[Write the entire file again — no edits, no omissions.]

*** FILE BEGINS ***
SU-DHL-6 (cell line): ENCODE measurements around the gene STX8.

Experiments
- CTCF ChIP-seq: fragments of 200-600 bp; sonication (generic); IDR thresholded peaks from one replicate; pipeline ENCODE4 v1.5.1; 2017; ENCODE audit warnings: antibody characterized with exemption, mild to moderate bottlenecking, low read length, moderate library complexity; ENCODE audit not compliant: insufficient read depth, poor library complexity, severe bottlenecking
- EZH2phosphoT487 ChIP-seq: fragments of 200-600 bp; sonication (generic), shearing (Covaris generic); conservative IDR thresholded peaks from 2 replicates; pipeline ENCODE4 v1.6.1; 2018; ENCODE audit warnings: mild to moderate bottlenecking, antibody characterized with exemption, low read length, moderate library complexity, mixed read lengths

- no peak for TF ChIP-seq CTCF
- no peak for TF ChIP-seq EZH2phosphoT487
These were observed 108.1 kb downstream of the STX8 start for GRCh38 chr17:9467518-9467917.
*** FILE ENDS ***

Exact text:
SU-DHL-6 (cell line): ENCODE measurements around the gene STX8.

Experiments
- CTCF ChIP-seq: fragments of 200-600 bp; sonication (generic); IDR thresholded peaks from one replicate; pipeline ENCODE4 v1.5.1; 2017; ENCODE audit warnings: antibody characterized with exemption, mild to moderate bottlenecking, low read length, moderate library complexity; ENCODE audit not compliant: insufficient read depth, poor library complexity, severe bottlenecking
- EZH2phosphoT487 ChIP-seq: fragments of 200-600 bp; sonication (generic), shearing (Covaris generic); conservative IDR thresholded peaks from 2 replicates; pipeline ENCODE4 v1.6.1; 2018; ENCODE audit warnings: mild to moderate bottlenecking, antibody characterized with exemption, low read length, moderate library complexity, mixed read lengths

- no peak for TF ChIP-seq CTCF
- no peak for TF ChIP-seq EZH2phosphoT487
These were observed 108.1 kb downstream of the STX8 start for GRCh38 chr17:9467518-9467917.